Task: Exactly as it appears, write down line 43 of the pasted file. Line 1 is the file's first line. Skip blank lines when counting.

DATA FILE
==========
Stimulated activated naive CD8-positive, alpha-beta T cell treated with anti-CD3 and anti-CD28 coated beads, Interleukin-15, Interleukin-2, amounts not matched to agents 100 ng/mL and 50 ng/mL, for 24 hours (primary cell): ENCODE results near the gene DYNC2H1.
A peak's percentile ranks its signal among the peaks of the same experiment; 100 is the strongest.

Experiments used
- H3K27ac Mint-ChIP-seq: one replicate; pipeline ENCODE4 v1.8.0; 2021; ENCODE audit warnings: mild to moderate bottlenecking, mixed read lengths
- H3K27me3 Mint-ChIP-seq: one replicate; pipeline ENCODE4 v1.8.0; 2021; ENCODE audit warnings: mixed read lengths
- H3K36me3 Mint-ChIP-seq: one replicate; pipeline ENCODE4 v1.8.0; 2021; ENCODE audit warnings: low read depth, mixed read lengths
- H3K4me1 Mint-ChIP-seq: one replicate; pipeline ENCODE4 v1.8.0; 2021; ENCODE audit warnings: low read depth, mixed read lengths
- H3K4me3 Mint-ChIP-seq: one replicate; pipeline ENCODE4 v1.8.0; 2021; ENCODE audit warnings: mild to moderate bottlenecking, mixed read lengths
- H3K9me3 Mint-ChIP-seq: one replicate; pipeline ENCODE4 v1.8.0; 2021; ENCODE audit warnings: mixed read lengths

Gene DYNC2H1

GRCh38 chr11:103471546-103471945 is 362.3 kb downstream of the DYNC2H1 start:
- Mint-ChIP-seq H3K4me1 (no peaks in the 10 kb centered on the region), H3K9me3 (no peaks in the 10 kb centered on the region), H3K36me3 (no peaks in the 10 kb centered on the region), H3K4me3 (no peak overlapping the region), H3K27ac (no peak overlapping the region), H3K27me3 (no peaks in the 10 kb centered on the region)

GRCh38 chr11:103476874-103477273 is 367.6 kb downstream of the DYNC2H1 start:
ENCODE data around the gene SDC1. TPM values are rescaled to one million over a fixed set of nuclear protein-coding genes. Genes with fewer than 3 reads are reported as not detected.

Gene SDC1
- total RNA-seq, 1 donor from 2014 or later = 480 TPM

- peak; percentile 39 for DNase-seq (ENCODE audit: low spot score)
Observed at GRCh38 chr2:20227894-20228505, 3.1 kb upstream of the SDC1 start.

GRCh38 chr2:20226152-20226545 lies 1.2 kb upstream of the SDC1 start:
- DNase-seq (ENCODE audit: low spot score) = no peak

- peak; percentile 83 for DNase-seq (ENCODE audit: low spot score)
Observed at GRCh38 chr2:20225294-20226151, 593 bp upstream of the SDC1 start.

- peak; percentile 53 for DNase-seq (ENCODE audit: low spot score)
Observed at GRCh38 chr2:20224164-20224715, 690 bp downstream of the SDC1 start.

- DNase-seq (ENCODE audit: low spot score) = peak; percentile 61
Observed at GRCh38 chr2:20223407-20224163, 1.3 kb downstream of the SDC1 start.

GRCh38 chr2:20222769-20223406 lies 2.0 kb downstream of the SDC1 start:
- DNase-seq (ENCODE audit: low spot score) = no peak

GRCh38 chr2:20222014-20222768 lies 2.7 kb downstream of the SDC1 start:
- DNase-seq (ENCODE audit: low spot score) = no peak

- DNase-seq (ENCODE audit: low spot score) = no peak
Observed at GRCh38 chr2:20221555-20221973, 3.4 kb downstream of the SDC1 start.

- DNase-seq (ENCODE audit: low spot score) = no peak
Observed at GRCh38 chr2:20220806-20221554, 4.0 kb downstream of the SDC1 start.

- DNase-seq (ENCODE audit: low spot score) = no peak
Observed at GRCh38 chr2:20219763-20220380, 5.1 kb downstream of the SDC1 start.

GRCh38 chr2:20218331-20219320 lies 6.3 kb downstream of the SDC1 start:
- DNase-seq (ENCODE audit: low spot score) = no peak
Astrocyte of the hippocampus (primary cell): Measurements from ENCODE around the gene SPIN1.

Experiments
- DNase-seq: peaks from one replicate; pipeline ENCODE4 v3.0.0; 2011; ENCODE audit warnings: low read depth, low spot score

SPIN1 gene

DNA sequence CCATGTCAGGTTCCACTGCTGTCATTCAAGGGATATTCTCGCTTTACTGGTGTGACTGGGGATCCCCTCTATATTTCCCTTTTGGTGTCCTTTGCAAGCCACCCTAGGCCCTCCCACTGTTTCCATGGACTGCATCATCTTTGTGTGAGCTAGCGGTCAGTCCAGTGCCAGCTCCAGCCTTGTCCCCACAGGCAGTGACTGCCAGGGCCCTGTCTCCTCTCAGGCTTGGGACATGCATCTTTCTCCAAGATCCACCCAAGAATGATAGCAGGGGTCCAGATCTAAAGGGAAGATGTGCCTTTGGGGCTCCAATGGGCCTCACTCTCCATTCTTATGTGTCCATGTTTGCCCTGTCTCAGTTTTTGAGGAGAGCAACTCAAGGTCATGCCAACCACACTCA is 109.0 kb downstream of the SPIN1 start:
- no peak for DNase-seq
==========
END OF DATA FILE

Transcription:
DNA sequence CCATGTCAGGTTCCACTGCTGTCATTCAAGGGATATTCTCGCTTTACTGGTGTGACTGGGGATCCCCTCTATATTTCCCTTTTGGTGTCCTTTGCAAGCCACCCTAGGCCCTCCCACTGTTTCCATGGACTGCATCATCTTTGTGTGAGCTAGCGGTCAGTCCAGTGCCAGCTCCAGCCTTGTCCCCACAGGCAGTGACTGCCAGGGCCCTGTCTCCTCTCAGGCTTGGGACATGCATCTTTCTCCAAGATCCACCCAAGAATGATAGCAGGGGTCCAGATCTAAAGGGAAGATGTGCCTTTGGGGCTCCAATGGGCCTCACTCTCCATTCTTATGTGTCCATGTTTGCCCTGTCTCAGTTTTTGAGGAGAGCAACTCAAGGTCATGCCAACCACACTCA is 109.0 kb downstream of the SPIN1 start: